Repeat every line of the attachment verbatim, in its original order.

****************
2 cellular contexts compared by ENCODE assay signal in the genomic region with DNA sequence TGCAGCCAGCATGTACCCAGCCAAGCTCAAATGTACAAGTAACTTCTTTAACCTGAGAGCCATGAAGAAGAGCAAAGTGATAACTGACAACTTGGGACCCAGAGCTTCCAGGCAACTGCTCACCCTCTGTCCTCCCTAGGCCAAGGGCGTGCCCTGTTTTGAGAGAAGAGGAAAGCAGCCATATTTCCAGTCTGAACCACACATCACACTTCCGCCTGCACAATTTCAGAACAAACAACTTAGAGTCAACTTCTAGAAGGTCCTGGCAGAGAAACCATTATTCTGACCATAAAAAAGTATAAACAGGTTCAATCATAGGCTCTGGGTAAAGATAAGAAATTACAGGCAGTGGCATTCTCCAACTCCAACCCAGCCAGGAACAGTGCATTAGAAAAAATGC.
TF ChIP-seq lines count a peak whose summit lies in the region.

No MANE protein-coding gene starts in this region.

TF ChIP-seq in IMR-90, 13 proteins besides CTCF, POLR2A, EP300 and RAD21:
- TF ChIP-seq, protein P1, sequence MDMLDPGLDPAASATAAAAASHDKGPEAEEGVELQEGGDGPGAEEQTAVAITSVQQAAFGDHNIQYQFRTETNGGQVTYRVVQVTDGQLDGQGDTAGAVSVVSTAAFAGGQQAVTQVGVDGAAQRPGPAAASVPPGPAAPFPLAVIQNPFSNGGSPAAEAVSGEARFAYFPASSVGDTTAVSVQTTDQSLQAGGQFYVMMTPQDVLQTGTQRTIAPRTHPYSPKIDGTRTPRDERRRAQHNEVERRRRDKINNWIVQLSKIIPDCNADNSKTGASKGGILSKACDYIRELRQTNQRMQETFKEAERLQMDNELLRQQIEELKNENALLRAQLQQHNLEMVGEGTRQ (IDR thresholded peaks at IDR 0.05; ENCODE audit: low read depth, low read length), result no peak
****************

2 cellular contexts compared by ENCODE assay signal in the genomic region with DNA sequence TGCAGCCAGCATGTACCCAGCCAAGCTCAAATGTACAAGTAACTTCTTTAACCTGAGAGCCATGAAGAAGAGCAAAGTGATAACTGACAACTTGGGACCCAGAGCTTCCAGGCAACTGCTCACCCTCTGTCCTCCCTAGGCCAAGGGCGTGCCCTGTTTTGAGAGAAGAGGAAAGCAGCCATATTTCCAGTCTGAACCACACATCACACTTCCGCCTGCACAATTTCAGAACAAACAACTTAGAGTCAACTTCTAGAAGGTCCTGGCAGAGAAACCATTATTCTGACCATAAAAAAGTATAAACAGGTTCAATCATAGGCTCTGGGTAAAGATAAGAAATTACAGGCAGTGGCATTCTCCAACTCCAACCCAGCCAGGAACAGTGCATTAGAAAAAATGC.
TF ChIP-seq lines count a peak whose summit lies in the region.

No MANE protein-coding gene starts in this region.

TF ChIP-seq in IMR-90, 13 proteins besides CTCF, POLR2A, EP300 and RAD21:
- TF ChIP-seq, protein P1, sequence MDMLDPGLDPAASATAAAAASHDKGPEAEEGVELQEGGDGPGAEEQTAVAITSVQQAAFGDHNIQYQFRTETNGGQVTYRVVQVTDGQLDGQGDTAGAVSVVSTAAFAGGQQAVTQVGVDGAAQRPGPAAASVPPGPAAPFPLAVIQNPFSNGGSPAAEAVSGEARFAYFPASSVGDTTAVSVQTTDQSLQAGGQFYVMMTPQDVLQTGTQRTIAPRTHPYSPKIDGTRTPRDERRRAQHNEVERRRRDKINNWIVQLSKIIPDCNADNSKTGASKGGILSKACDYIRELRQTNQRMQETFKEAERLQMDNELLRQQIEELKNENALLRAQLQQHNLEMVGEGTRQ (IDR thresholded peaks at IDR 0.05; ENCODE audit: low read depth, low read length), result no peak